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Smartphone 'Kill Switch' would save $2.5 billion annually, says researcher

Written by James Delahunty @ 01 Apr 2014 7:22 User comments (5)

Smartphone 'Kill Switch' would save $2.5 billion annually, says researcher

If all smartphones and tablets came with a Kill Switch that could render them inoperable remotely, it could save consumers $2.5 billion per year in the U.S.
That's according to William Duckworth, a statistics professor at Creighton University. His research found that consumers spend around $500 million replacing devices that have been stolen per annum.

When you take into account the money spent by consumers on insurance policies, it gets even worse. According to the study, consumers spend around $2 billion ever year on premium insurance plans obtained through their carrier.

So what is a kill switch? Simply put, a kill switch is a mechanism by which a stolen device could be rendered completely inoperable remotely. This protects consumers on two fronts; the first being that personal information on stolen devices may be inaccessible once it's remotely killed, and the second in a broader sense would reduce crime.

Arguments for and against

An astonishing amount of robberies in the United States involve mobile devices, with estimates reaching up to a third of all thefts in some places. Police and policymakers have often dubbed the problem "apple picking", and see a major disincentive being created for criminals if devices came with Kill Switches by default.



The industry generally opposes such mechanisms being mandated by government, and there have been some steps toward providing consumers with these options. However, some consumers are also put off such mechanisms due to the threat of hackers or the misuse by law enforcement / government agencies in the future.

San Francisco District Attorney George Gascon said on the issue recently that the wireless industry must move to prevent the victimization of its customers. He is joined by New York Attorney General Eric Schneiderman in believing that state-wide or federal regulations are the answer to this question.

A conflict of interest for the wireless industry?

As stated previously, Duckworth's study shows that customers spend around $500 million replacing stolen devices every year, and around $2 billion on premium insurance policies. The study showed that over half of 1,200 smartphone owners said they would buy cheaper insurance policies that do not cover theft if it became less of a concern. Manufacturers would lose out on the sale of new devices, while carriers and third party insurers would also lose money.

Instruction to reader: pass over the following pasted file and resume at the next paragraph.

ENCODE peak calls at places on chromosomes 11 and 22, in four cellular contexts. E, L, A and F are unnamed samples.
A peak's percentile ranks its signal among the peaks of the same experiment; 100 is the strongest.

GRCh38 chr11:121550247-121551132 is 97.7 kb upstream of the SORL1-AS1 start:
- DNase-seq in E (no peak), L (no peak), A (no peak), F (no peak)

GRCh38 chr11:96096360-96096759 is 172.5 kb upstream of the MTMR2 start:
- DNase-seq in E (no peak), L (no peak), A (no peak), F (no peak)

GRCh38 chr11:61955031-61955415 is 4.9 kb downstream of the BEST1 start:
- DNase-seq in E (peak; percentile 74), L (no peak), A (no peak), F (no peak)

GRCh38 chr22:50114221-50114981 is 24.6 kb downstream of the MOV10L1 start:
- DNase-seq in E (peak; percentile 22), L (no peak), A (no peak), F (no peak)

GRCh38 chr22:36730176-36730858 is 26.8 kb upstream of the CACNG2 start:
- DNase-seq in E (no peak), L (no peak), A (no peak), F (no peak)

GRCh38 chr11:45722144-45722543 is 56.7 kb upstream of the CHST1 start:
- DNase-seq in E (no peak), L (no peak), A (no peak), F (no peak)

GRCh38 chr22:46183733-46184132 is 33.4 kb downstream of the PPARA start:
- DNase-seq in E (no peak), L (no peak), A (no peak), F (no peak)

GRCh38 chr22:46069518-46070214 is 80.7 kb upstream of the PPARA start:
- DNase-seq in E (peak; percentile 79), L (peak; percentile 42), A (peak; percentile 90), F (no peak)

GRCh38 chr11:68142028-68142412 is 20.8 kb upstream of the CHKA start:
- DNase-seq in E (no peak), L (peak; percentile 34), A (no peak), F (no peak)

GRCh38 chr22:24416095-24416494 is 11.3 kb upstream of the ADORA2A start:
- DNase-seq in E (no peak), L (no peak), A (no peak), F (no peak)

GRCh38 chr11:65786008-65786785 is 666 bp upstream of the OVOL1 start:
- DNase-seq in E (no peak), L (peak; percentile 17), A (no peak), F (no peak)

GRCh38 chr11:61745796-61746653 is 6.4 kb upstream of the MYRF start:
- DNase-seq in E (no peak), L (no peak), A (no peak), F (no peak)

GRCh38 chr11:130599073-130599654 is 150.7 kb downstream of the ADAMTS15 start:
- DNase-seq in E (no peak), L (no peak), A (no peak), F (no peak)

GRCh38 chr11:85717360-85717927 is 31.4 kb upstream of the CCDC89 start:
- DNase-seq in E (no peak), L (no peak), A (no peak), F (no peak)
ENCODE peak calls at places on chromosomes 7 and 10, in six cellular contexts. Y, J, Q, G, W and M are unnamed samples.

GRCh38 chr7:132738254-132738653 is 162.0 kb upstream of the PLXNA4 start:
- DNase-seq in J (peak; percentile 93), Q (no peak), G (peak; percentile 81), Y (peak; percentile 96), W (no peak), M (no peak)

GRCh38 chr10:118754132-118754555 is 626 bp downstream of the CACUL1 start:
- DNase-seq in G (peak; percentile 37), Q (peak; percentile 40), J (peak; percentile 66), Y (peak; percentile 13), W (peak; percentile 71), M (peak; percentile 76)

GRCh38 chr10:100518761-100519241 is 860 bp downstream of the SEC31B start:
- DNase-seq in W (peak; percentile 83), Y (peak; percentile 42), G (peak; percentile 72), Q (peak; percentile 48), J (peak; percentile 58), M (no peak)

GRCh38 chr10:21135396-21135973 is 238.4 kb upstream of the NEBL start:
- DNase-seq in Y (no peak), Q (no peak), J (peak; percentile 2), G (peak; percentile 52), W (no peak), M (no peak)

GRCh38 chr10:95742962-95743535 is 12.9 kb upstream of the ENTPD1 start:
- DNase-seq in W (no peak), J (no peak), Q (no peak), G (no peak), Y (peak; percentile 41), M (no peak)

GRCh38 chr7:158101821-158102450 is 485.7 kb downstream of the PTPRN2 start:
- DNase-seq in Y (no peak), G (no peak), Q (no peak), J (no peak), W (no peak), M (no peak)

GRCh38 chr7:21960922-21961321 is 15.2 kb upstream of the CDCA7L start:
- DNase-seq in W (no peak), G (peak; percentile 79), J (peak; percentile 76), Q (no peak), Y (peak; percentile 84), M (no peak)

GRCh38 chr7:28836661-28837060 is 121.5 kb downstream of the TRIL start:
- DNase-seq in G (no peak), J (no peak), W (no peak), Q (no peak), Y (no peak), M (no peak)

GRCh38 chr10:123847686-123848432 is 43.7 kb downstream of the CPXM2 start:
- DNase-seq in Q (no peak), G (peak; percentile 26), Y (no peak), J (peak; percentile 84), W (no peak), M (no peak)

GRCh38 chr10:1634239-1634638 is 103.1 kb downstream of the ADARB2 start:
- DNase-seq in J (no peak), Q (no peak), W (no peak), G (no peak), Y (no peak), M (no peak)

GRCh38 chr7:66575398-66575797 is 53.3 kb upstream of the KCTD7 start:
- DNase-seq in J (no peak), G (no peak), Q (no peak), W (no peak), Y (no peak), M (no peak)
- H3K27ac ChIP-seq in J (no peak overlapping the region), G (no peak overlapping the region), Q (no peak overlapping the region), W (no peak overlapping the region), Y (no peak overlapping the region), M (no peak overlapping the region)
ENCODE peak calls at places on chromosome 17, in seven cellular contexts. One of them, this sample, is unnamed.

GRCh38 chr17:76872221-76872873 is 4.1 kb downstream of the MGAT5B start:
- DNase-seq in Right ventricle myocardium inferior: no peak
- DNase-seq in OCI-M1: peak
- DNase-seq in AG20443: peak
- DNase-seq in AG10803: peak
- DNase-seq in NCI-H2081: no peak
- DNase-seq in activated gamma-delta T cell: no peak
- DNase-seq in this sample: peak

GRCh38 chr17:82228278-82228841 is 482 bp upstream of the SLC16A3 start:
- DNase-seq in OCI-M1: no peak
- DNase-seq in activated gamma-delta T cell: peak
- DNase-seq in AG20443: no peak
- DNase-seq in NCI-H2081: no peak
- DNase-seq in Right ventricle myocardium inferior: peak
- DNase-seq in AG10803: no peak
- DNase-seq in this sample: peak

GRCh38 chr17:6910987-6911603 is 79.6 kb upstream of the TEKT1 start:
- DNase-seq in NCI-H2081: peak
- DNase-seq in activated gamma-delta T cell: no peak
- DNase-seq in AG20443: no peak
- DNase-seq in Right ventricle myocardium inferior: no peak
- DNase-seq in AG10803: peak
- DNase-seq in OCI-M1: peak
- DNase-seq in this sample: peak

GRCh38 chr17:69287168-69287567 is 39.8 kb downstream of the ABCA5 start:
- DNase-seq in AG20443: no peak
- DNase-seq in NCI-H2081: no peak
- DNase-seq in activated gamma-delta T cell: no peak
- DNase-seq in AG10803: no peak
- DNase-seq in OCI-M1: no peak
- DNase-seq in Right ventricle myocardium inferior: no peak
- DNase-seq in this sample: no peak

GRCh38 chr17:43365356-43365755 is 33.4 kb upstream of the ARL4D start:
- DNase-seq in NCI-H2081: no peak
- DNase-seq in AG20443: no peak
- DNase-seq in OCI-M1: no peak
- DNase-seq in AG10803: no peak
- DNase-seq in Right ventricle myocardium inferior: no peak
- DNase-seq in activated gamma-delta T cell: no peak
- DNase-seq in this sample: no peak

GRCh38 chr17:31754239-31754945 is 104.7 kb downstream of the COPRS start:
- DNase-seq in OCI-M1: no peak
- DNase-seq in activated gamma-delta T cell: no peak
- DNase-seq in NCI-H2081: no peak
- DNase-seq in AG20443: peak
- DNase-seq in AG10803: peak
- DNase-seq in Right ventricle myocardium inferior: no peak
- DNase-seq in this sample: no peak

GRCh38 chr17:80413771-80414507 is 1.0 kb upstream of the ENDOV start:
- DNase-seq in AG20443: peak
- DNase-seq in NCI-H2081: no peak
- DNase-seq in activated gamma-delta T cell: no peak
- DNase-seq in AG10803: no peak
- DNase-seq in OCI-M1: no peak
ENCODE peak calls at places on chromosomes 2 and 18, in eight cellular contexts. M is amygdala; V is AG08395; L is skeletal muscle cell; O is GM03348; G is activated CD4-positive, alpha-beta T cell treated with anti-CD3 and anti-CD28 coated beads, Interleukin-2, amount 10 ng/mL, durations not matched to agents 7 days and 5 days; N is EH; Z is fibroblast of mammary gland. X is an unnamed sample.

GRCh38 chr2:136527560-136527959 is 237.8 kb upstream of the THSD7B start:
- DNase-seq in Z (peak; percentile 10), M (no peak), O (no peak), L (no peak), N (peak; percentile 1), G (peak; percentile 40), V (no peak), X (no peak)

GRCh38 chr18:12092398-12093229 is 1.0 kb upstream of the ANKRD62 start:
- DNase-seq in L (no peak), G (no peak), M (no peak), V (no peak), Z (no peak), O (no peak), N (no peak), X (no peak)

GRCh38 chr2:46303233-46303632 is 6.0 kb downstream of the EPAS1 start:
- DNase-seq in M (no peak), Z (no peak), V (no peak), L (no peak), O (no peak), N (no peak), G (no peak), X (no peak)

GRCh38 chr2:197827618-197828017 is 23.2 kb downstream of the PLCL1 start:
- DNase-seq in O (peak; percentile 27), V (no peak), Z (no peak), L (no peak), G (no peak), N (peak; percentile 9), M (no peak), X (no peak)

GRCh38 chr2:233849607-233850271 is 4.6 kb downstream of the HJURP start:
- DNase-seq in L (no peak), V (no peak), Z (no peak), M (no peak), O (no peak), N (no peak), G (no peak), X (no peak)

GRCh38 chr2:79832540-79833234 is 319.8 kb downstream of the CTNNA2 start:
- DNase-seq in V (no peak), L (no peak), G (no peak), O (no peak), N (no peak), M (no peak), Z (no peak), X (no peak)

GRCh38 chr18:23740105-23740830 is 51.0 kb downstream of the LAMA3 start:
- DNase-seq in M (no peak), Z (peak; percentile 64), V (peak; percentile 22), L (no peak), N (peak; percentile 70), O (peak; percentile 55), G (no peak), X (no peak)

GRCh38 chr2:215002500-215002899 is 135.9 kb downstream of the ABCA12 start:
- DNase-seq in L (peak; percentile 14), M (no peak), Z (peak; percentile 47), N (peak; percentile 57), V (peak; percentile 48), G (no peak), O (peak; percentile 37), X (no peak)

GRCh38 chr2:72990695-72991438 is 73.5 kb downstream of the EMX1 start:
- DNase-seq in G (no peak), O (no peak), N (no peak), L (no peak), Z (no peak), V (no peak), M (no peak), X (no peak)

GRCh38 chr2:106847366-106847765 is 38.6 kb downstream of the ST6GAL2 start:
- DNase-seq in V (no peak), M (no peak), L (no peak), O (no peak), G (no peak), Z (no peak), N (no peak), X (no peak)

"In addition to saving lives, the common sense theft deterrent features we have been advocating for will also help save consumers money," Gascon and Schneiderman said in a statement about the study, reports HuffingtonPost.

"Manufacturers and carriers need to put public safety before corporate profits and stop this violent epidemic, which has put millions of smartphone users at risk."

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5 user comments

11.4.2014 19:57

Would love to see this happen but would hate to see it backfire with hackers disabling users phones.

22.4.2014 10:29

The "kill" needs to be reversible. It's great to be able to kill a phone if it is lost/stolen and never recovered. However, it needs to be possible to "unkill" a phone if it is lost/stolen and then returned to it's legal owner. Perhaps a method that the carrier or manufacturer can run once the legal owner proves that the phone is back in their possession.

32.4.2014 15:37

Quote:
In addition to saving lives, the common sense theft deterrent features we have been advocating for will also help save consumers money," Gascon and Schneiderman said in a statement about the study, reports HuffingtonPost.
yeah i could see having to replace thousands of phones every year due to a kill switched being wrongly used rendering it useless would cost money???

42.4.2014 20:39

So long as this kill switch can be made only for the apple product line, I have no problems with it. :P

You are all welcome to come steal my dumb phone. It still flips up and has no internet.

52.4.2014 21:14

Truly an idiot wrote this article as NO ONE WILL SAVE MONEY simply by being able to "Kill" the device...............ONE STILL HAS TO CAPITALIZE ON THE INSURANCE AND PAY A DEDUCTIBLE regardless if the device is "usable".

This article blows!

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